puberty, provided it has been definitely estab- 
lished as such, and it is not just a familial trait. 

In the female: 1. Prevention of postpartum breast 
manifestations of pain and engorgement. 2. Pal- 
liation of androgen-responsive, advanced, inoper- 
able female breast cancer m women who are more 
than 1. but less than 5 years post-menopausal or 


who have been proven to have a hormone-de- 
pendent tumor, as shown by previous beneficial 
response to castration. 

Contraindications: Carcinoma of the male breast. 
Carcinoma, known or suspected, of the prostate. 
Cardiac, hepatic or renal decompensation. Hyper- 
calcemia. Liver function impairment. Prepubertal 
males. Pregnancy. 

Warnings: Hypercalcemia may occur in immobil- 
ized patients, and m patients with breast cancer. 
In patients with cancer this may indicate progres- 
sion of bony metastasis. If this occurs the drug 
should be discontinued. Watch female patients 
closely for signs of virilization. Some effects may 
not be reversible. Discontinue if cholestatic hepa- 
titis with jaundice appears or liver tests become 

Precautions: Patients with cardiac, renal or he- 
patic derangement may retain sodium and water 

thus forming edema. Priapism or excessive sexual 
stimulation, oligospermia, reduced ejaculatory 
volume, hypersensitivity and gynecomastia may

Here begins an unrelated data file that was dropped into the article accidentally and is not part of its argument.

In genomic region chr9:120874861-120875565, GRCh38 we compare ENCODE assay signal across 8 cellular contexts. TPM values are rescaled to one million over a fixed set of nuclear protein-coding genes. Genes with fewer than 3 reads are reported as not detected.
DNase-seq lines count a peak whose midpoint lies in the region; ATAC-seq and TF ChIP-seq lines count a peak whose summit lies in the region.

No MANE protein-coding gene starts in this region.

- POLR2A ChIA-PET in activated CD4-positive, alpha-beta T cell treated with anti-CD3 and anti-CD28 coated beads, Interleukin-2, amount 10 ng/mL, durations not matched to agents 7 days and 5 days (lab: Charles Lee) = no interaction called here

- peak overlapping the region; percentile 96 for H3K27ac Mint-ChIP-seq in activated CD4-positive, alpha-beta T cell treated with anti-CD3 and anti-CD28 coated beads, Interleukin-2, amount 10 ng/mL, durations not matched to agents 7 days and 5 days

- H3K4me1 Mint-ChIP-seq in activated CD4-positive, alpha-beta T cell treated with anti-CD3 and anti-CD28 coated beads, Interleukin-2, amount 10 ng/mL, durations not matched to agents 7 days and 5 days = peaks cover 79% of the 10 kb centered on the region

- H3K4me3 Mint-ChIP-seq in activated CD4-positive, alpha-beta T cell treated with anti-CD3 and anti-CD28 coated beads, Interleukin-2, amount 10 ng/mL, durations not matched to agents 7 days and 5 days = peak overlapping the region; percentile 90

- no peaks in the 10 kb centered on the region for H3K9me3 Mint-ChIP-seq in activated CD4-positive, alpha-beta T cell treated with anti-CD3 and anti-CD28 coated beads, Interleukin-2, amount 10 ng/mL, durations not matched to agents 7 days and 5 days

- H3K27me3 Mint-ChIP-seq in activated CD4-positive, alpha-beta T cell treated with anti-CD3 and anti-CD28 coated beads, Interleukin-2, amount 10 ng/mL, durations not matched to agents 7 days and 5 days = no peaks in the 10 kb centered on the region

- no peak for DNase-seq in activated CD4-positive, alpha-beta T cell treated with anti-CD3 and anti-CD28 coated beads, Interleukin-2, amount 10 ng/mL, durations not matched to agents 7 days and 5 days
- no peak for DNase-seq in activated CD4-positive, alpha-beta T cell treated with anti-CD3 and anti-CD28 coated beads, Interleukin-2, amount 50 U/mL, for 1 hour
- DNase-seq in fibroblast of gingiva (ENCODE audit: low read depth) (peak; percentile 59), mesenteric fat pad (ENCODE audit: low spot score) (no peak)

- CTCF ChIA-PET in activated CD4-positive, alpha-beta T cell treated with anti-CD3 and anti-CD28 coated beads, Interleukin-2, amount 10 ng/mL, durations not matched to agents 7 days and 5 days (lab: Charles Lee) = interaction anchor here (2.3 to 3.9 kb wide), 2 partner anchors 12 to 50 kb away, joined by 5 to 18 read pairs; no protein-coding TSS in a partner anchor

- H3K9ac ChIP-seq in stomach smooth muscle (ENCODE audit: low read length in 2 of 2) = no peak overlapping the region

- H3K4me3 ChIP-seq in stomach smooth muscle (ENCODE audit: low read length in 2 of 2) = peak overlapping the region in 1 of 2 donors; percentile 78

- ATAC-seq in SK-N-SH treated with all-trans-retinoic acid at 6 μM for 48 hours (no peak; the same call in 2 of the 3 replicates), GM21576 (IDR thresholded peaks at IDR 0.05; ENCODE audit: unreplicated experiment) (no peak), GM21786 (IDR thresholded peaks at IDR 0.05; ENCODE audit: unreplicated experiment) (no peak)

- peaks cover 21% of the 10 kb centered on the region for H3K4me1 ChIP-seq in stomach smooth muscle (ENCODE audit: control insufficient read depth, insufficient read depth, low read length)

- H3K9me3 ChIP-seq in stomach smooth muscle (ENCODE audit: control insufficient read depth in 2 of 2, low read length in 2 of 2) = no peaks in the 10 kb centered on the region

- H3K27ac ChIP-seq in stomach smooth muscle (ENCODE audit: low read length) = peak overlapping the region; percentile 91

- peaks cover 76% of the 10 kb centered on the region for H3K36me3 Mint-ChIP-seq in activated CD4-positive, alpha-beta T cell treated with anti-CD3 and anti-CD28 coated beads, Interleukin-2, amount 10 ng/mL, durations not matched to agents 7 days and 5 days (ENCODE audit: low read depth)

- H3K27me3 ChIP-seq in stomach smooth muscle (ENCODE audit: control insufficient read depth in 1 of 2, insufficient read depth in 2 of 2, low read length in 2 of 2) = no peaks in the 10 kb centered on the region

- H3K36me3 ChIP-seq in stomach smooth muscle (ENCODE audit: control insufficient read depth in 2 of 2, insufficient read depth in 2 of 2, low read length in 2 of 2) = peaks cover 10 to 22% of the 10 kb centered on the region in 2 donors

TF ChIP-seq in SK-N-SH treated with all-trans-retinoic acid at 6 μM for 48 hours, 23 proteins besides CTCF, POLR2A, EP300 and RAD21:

occur. When any of these effects appear the an- 
drogen should be stopped. 

Adverse Reactions: Acne. Decreased ejaculatory 
volume. Gynecomastia. Edema. Hypersensitivity, 
including skin manifestations and anaphylactoid 
reactions. Pnapism. Hypercalcemia (especially in 
immobile patients and those with metastatic breast 
carcinoma). Virilization m females. Cholestatic 

How Supplied 

2 mg — bottles of 100 scored tablets. 

5 mg — bottles of 50 scored tablets. 

10 mg — bottles of 50 scored tablets. 

For additional product information, see your 
Upjohn representative or consult the package 
circular. meo b-6-s im*hi 


The Upjohn Company. Kalamazoo. Michigan 49001 




MAY, 1973 

Vol. 66 No. 5 

Published Monthly By 
Tennessee Medical Association 
Office of Publication, 
112 Louise Avenue 
Nashville, Tenn. 37203 

Second Class Postage Paid at 
Nashville, Tenn. 


O. Morse Kochtitzky, M.D. 
2104 West End Ave. 
Nashville 37203 
E. Kent Carter, M.D. 
Holston Valley Community Hospital 
Kingsport 37660 
Chairman, Board of Trustees 
C. Gordon Peerman, Jr., M.D. 
21st & Hayes Medical Bldg. 

Nashville 37203 


John B. Thomison, M.D. 
Managing Editor and 
Business Manager 
Jack E. Ballentine 


Executive Director 

Jack E. Ballentine 
Assistant Executive Director 
L. Hadley Williams 
Executive Assistant 
John M. Westenberger 
Executive Assistant 
William V. Wallace